Well, I’m sad to say but the Christmastime didn’t continue in such a stellar way as it began. On 25th I started feeling a bit weird and luckily decided to leave home from the cabin, since in the evening I got what can be best described as an explosive stomach flu, which came with a high fever that made me enjoy funky delusions. All that wouldn’t have been that fun in the cabin in subzero temperatures, with just an outhouse and no warm water. So, I spent most of the Christmas holiday and the New Year’s Eve on our sofa, playing Fallout 3 – so it wasn’t all bad.
The basic idea of Spotify is pretty simple – you can listen to streaming music free, if you listen to an ad or two now and then. If you shell out ten euros per month, you get rid of the ads that aren’t too frequent in any case. You can either choose the genres and the decades, pick up a single band or listen to an artist radio, which does a playlist of music similar to the artist you chose. In itself this is not that revolutionary, but Spotify has collected an impressive amount of music for the service, which means you can find both top-10 stuff and surprisingly obscure underground bands side by side. And yeah, it Scrobbles the songs to Last.fm.
For the last year or so I’ve been using eMusic, which is also a subscription based service. It costs something like 13 dollars per month, for which you can download 40 songs in a DRM’less mp3-format. I originally signed in to download the Dr. Steel albums, but stayed for the pretty nice ambient, dub and electronica -selection.
I mainly listen the music from my desktop Mac, which is in my home office, but I pipe it over to the living room via Airport Express / AirTunes. So far this has limited my choices for a media player to iTunes, but a few days back I finally tried out and registered AirFoil, which streams stuff from whichever program to AirTunes. And yeah, it doesn’t stream the raw output of the computer, so you won’t get the incoming email / friend signed in on MSN bings and beeps, just the output of the program you choose.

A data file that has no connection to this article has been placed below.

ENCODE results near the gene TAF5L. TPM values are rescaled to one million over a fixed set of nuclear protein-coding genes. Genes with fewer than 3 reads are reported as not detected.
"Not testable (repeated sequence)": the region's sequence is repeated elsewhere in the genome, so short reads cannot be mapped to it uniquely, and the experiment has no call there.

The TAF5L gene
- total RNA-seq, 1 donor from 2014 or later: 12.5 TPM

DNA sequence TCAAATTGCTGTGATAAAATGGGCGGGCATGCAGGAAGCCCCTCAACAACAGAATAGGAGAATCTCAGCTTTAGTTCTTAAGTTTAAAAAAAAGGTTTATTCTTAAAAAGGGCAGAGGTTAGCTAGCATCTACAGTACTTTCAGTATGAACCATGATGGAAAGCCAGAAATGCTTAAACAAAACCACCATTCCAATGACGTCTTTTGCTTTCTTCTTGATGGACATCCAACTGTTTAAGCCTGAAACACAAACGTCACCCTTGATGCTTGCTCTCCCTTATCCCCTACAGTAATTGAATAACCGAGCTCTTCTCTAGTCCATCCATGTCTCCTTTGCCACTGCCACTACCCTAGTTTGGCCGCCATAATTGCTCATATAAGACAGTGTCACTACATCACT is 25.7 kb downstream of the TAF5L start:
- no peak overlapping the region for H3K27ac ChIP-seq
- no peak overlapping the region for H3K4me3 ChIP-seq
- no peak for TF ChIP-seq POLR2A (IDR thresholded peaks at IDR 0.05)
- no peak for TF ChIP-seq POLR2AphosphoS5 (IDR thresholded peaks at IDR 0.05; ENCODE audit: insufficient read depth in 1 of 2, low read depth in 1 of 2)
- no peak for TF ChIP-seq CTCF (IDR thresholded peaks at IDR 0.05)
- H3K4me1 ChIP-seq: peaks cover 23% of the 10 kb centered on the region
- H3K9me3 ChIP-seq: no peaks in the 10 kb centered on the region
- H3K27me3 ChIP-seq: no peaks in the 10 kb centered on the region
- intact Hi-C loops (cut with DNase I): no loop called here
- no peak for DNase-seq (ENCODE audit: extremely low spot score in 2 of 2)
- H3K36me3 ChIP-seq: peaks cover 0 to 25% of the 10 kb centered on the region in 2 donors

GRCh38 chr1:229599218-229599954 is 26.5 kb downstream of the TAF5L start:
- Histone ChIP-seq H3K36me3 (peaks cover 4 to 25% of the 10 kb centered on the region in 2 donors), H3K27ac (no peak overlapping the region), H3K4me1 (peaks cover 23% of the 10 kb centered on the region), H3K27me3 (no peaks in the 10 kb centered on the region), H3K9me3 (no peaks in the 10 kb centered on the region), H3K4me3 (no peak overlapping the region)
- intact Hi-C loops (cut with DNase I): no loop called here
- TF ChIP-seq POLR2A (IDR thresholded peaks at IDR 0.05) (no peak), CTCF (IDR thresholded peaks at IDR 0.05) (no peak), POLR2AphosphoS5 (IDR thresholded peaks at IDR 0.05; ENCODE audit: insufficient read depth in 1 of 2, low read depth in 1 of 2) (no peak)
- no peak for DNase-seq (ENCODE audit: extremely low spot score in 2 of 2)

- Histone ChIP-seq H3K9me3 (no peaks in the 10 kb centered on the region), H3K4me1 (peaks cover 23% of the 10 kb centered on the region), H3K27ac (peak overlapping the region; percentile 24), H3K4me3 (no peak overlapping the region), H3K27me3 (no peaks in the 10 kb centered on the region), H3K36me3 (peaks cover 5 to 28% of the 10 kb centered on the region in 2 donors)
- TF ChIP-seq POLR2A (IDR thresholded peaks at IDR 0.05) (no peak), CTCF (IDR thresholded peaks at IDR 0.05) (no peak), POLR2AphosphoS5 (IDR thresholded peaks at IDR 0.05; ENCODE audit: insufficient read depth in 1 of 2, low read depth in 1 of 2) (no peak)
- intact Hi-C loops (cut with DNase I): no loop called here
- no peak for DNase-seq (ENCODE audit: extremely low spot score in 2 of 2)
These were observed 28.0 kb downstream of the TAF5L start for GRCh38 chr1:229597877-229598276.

The only thing I have got to say now is holy fuck. Holy fucking hell. Now I have practically endless playlists of music I like, which I can stream straight to the living room stereo. I can pay for listening to the music, a reasonable amount too. I can find and try out new music easily, and if I want to take it on the road, I can quite often buy it from eMusic. This has been pretty much what I’ve been waiting for with on-line music services – or as close I’ve dared to hope with the fossilized record company execs still in charge. If you manage to get an invite, I heartily recommend you to try Spotify, and also check out eMusic for a month or two and see, if they got stuff in there that appeals to you.
Maybe in a few years I can stagger out of the bedroom and go “Computer, morning ambient, something noiseish, follow up with something groovy on the lines of Beastie Boys and Fatboy Slim once I’ve got my coffee”.
Now, when do the movie and TV execs get their heads out of their asses enough to make something like this for TV series’ and films…?